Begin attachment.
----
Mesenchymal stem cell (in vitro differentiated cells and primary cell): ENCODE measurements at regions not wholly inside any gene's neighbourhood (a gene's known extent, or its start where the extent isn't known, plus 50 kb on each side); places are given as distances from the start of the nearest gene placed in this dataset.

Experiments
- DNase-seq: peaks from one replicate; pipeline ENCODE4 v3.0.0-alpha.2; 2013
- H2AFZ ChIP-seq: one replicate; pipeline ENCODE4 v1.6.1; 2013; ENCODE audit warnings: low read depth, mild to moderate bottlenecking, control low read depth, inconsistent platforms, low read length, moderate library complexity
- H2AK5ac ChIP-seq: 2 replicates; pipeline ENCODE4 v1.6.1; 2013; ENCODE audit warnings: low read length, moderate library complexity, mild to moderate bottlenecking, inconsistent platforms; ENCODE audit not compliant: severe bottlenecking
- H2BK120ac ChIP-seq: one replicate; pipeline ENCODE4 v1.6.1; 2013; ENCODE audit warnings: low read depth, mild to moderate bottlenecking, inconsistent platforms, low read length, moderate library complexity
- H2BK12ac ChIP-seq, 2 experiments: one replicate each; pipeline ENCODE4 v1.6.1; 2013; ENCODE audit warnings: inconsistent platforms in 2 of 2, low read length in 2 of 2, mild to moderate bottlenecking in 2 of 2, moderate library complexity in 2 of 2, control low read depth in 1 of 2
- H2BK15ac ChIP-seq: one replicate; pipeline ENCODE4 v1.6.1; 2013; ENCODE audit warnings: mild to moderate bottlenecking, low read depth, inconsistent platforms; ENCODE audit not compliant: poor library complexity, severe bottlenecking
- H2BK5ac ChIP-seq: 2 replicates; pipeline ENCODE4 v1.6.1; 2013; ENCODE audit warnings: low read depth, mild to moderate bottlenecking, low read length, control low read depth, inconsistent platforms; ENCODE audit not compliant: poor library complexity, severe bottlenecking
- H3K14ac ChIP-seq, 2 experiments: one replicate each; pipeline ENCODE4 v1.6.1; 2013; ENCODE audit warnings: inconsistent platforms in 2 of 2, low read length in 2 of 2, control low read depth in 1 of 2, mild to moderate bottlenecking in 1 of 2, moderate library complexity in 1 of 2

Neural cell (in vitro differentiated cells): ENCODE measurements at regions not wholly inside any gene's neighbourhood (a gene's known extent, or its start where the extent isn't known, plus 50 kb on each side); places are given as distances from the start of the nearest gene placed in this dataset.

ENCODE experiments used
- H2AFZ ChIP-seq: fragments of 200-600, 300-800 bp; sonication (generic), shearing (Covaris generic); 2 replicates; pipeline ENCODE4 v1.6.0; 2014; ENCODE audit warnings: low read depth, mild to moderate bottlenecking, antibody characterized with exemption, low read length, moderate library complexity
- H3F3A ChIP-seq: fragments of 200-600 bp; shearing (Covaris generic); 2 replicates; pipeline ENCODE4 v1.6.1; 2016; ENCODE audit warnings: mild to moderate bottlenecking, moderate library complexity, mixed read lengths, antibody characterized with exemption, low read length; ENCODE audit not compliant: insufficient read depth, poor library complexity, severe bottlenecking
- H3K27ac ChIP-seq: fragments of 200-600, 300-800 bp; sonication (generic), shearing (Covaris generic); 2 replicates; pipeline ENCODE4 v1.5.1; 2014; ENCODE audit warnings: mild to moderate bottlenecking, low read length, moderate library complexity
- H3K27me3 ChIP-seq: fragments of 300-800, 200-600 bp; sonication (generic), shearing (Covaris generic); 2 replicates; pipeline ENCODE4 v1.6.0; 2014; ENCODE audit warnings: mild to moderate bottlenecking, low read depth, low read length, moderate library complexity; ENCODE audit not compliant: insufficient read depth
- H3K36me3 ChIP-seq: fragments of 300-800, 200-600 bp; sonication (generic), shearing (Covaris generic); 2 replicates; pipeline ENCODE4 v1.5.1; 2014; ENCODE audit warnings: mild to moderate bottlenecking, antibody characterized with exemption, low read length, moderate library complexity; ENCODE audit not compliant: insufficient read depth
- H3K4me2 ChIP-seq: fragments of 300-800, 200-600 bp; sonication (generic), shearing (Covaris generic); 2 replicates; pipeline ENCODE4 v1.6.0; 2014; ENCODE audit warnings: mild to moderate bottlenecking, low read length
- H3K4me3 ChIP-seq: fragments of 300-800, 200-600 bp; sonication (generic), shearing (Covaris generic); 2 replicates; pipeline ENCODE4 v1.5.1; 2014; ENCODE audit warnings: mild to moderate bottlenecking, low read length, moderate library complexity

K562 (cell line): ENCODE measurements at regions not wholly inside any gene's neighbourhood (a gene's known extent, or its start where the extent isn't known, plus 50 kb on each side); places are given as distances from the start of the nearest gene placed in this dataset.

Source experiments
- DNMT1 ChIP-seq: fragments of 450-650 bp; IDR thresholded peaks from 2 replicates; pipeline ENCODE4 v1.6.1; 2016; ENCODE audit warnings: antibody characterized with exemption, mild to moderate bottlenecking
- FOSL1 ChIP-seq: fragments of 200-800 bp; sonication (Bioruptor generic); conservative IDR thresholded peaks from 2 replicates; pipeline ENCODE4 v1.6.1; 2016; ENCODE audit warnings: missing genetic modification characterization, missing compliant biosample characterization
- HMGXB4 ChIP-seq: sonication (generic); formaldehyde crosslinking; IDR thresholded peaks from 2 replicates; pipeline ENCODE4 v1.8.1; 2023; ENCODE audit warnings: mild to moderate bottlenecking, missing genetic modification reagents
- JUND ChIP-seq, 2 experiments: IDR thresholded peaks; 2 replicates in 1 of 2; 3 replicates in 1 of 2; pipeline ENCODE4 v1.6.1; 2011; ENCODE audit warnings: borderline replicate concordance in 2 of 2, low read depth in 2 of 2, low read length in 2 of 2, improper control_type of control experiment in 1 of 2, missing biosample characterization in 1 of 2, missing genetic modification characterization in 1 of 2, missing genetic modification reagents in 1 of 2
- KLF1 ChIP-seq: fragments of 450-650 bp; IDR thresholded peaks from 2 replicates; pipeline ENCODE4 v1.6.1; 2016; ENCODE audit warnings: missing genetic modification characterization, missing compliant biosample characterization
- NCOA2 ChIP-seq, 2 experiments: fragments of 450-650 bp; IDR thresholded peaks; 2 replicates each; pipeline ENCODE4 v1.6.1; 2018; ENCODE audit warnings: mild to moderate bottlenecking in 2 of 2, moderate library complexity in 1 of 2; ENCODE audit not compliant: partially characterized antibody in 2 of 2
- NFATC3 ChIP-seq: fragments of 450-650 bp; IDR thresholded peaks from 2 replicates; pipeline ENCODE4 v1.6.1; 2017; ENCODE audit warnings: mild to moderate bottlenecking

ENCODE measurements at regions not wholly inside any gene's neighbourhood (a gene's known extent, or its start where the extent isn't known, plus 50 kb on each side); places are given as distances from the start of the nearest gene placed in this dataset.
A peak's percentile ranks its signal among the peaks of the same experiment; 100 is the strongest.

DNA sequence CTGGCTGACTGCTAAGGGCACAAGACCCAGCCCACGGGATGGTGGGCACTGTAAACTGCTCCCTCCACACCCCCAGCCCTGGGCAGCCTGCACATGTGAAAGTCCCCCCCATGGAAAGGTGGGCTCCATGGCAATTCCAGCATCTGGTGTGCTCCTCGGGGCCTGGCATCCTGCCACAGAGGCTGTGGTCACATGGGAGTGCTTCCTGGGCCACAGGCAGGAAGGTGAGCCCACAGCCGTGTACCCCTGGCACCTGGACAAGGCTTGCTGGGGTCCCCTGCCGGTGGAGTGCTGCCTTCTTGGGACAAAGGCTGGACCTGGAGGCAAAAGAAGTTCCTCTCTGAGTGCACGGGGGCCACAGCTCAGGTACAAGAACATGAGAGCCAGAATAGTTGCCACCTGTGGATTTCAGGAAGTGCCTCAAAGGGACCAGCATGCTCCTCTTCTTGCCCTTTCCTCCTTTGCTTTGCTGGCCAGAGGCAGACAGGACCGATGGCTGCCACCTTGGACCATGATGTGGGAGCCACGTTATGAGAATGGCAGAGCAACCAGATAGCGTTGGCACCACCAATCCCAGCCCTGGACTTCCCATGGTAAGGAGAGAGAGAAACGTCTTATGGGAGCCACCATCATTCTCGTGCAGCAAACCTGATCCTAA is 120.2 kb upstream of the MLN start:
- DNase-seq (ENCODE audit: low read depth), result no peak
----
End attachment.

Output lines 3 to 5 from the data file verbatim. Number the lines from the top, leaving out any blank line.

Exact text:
- DNase-seq: peaks from one replicate; pipeline ENCODE4 v3.0.0-alpha.2; 2013
- H2AFZ ChIP-seq: one replicate; pipeline ENCODE4 v1.6.1; 2013; ENCODE audit warnings: low read depth, mild to moderate bottlenecking, control low read depth, inconsistent platforms, low read length, moderate library complexity
- H2AK5ac ChIP-seq: 2 replicates; pipeline ENCODE4 v1.6.1; 2013; ENCODE audit warnings: low read length, moderate library complexity, mild to moderate bottlenecking, inconsistent platforms; ENCODE audit not compliant: severe bottlenecking